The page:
Until there was crying. There might not be any crying in baseball (though tell that to Pirates fans the last 20 years) but there was crying in puking, as a certain six-year-old managed to throw up all over her bed and on her bedroom carpet, a messy trail covering a single flip-flop as she gamely tried to get near a toilet.
No problem...we'll just get this cleaned up and strip the bed and put some new sheets on, and you'll be as good as new. We may tend to fly off the handle and lose our tempers as parents at times, but there is always a soft spot when one of your progeny has just vomited all over her things. On top of feeling physically bad, now she feels regret for messing stuff up. And the taste is horrible. I always feel really bad when a little kid throws up.
As we were just finishing patting ourselves on the back for the efficiency and compassion with which we handled that situation, we heard some more footsteps struggling down the hall, and some coughing, and...oh shit, we didn't give her a garbage can, did we?
This time she got closer to her ultimate destination, stopping a stride short of the bowl before re-launching. Really? Just one more step and you had it...but compassion, yes! We still showed close to 97% of the compassion we did the first time. After her second bout with this, though, our daughter did request a sleeping mate. (There's a moment of truth for a parent, who among you will volunteer to sleep next to a spewing machine?) My wife came up with the best solution of both worlds; she would sleep on the couch and let out daughter sleep on the air mattress next to her.
Really there was an ulterior motive here. I think she did this less for our daughter and more because she gets tired of the now 4-year-old twisting her hair and kneeing her in the kidneys all night, so a night on the couch next to a sick kid is preferable.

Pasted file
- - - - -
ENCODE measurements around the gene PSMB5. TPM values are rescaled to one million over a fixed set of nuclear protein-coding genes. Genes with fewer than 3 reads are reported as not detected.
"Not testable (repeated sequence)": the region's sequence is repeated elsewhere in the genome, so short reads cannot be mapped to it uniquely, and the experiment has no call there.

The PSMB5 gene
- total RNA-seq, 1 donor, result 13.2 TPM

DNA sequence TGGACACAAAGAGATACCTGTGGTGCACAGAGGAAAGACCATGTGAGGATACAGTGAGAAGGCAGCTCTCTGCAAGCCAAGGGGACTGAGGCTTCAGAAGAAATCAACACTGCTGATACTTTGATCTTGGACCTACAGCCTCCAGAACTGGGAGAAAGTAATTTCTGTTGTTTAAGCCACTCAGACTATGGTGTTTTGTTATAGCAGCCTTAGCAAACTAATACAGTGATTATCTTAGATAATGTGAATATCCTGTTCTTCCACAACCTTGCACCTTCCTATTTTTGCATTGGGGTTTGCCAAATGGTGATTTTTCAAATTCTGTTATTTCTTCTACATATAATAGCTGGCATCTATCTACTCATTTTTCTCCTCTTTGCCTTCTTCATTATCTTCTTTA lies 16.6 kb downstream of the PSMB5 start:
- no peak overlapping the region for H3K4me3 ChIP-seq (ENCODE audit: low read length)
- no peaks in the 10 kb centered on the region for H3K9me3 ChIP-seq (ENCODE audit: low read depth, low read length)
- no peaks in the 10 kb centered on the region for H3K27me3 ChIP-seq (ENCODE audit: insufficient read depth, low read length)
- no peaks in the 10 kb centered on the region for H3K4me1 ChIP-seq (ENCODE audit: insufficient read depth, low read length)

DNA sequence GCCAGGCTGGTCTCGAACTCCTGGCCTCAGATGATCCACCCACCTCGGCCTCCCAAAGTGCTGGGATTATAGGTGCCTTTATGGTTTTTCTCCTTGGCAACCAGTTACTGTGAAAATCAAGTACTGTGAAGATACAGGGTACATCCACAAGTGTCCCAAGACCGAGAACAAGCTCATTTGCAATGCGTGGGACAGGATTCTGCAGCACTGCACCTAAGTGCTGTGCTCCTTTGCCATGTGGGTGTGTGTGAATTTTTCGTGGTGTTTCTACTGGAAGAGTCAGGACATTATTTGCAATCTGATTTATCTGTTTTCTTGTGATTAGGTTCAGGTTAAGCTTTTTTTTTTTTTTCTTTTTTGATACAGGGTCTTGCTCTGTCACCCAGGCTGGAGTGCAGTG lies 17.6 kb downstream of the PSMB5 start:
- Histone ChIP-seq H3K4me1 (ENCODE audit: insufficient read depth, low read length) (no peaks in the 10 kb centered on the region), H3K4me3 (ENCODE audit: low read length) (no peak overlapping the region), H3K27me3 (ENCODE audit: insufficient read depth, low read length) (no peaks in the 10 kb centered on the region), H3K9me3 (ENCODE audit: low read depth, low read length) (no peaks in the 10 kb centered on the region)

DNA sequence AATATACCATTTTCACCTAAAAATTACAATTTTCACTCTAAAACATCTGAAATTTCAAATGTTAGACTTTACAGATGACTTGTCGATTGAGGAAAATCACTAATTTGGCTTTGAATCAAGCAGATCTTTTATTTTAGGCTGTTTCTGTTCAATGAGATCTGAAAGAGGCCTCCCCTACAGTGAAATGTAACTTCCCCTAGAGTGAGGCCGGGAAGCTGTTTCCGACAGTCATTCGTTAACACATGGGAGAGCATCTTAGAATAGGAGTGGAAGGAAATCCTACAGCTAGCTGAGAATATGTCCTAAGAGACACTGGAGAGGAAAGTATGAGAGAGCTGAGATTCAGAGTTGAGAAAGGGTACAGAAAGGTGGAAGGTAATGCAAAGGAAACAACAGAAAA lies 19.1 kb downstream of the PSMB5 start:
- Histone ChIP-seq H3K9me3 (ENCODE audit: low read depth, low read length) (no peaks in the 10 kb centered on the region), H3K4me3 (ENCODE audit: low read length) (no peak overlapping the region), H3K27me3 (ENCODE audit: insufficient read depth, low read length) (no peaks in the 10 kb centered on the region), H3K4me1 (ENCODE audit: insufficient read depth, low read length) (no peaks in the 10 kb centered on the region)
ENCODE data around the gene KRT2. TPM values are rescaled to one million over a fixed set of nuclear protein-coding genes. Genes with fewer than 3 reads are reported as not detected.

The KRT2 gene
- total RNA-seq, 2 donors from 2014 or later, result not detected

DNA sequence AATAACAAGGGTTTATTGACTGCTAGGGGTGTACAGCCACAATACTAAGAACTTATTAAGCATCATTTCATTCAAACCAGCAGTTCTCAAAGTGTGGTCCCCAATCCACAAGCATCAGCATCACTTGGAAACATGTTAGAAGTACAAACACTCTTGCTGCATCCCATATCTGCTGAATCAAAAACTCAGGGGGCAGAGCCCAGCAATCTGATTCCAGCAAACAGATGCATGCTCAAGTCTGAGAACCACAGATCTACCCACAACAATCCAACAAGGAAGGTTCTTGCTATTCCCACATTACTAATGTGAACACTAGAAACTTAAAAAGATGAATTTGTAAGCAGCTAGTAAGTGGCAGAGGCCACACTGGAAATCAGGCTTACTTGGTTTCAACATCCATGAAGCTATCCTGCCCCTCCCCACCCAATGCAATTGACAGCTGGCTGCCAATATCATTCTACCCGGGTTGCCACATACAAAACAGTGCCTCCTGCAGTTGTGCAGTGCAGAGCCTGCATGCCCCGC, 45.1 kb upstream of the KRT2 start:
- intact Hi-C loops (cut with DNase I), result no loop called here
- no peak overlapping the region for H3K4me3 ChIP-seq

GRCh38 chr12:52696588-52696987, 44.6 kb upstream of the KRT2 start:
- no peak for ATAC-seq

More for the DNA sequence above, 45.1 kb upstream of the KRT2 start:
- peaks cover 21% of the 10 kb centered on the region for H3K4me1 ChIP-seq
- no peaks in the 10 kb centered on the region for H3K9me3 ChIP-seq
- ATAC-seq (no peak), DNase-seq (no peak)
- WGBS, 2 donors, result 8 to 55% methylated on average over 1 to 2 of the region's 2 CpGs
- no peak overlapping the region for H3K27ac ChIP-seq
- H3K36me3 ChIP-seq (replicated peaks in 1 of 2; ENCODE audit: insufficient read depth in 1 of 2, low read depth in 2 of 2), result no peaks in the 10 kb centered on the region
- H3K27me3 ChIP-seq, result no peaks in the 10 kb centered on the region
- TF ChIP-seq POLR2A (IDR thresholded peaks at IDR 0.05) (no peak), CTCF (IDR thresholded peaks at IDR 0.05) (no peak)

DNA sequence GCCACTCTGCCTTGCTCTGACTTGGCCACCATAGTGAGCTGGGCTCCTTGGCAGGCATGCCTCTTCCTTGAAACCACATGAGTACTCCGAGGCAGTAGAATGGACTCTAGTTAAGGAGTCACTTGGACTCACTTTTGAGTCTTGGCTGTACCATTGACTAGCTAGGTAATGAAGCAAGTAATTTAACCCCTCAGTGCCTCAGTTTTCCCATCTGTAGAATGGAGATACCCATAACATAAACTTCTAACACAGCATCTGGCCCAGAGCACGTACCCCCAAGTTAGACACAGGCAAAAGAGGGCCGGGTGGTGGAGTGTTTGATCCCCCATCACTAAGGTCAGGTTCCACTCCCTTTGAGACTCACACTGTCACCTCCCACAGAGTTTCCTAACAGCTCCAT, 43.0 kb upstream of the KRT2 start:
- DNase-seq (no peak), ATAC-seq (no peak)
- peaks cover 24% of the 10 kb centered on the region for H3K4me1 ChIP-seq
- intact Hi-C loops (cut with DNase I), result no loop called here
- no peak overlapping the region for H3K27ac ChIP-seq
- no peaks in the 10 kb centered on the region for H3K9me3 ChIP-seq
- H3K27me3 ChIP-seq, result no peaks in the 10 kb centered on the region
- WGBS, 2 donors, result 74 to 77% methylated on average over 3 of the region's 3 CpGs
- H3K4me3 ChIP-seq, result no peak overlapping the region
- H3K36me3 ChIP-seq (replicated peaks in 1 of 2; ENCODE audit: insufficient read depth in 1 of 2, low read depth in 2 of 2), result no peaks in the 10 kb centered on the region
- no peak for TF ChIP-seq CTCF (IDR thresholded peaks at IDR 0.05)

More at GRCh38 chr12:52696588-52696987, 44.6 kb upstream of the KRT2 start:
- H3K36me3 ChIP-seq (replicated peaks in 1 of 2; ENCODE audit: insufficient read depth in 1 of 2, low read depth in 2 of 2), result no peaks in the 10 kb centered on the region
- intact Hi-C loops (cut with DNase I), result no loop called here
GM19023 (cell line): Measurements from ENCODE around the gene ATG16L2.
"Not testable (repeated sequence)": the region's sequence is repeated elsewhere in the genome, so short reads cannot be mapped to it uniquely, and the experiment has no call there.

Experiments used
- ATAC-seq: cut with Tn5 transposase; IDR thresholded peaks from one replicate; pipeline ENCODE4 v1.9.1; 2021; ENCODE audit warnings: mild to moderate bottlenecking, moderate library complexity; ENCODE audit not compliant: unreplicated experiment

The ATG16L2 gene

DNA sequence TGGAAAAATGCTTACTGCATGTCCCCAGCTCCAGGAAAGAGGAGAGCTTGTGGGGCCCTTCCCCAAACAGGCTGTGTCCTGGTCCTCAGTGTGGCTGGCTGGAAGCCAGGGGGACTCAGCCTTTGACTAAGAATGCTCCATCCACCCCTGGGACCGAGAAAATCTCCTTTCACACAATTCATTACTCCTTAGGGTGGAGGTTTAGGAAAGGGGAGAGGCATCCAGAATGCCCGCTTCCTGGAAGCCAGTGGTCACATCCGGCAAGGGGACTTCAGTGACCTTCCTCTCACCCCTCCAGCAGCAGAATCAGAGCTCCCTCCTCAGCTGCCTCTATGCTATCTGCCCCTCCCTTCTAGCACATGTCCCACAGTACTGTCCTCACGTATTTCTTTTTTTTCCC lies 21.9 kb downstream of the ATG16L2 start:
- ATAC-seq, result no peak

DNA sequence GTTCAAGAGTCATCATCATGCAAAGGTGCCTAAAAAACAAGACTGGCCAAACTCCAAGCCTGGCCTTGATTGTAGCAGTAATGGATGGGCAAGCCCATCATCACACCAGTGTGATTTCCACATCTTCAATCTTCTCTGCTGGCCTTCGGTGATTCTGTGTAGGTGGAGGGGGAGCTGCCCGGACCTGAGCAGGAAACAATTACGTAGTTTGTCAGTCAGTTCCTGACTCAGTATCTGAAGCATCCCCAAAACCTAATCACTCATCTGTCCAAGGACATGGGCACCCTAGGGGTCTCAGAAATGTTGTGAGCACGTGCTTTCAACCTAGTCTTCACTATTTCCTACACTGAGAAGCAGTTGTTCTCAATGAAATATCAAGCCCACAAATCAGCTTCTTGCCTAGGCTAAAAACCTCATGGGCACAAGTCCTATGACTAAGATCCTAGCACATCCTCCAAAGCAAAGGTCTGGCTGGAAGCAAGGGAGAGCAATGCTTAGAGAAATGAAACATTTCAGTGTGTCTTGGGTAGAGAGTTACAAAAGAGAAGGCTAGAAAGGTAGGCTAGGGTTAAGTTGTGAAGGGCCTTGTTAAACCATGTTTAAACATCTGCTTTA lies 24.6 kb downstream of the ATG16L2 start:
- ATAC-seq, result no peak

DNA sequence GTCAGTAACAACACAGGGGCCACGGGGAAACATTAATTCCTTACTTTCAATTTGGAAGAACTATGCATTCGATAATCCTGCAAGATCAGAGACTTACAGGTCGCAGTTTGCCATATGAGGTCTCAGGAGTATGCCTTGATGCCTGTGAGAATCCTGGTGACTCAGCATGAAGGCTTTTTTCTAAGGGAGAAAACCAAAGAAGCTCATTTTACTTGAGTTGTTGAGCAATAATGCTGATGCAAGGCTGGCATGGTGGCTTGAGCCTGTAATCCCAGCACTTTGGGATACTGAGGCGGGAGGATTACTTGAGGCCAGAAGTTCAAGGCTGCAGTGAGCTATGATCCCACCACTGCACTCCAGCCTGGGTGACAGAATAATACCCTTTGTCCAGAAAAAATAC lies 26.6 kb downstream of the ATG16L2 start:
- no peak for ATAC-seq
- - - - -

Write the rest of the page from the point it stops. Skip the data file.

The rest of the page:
Somehow unable to sleep after all that, I turn on the NFL Network. As much as I love football, the NFL Network has some pretty terrible programming, and not much of it. Can only watch the Walter Payton thing so many times.
I'm awakened by the bed shaking, and my bedmate shaking, followed by a BLLLLLLLAAAAAAAACCCH cough cough couuuuugh three inches from my head. Victim number two has been identified, and I fly out of there like he's an axe murderer. Where's that garbage can? Where's the toilet? Is he done yet? Where is the backup to the backup set of sheets? My wife is awakened by the chaos and affords our son the same comfort we afforded our daughter (the first time) while I dry heave in the bathroom sink. She does not offer to sleep with him, however.
"I frue up a yil' bit," he declared when asked the mostly rhetorical "What happened?" question. Still very stoic, businesslike, matter-of-fact. No panic, no fear. Everybody pukes. Most impressive is that he turned down a drink of water after his ordeal. But this is no big deal. I fetch him a new pair of pajamas for the rest of the night, and he points out that "they don't match."
"Put them on, anyway." Three sets of pajamas and two sets of bed clothes later, we may be finally ready to...
Beep, beep, beep, slap.
Beep, beep, beep, slap.
Beep, beep, beep, slap.
Beep, beep, beep, crash landing into the far corner.
The show must go on.
|His sister made the 4's herself! Including the backward one. Reversals are ok through second grade, from what I understand.|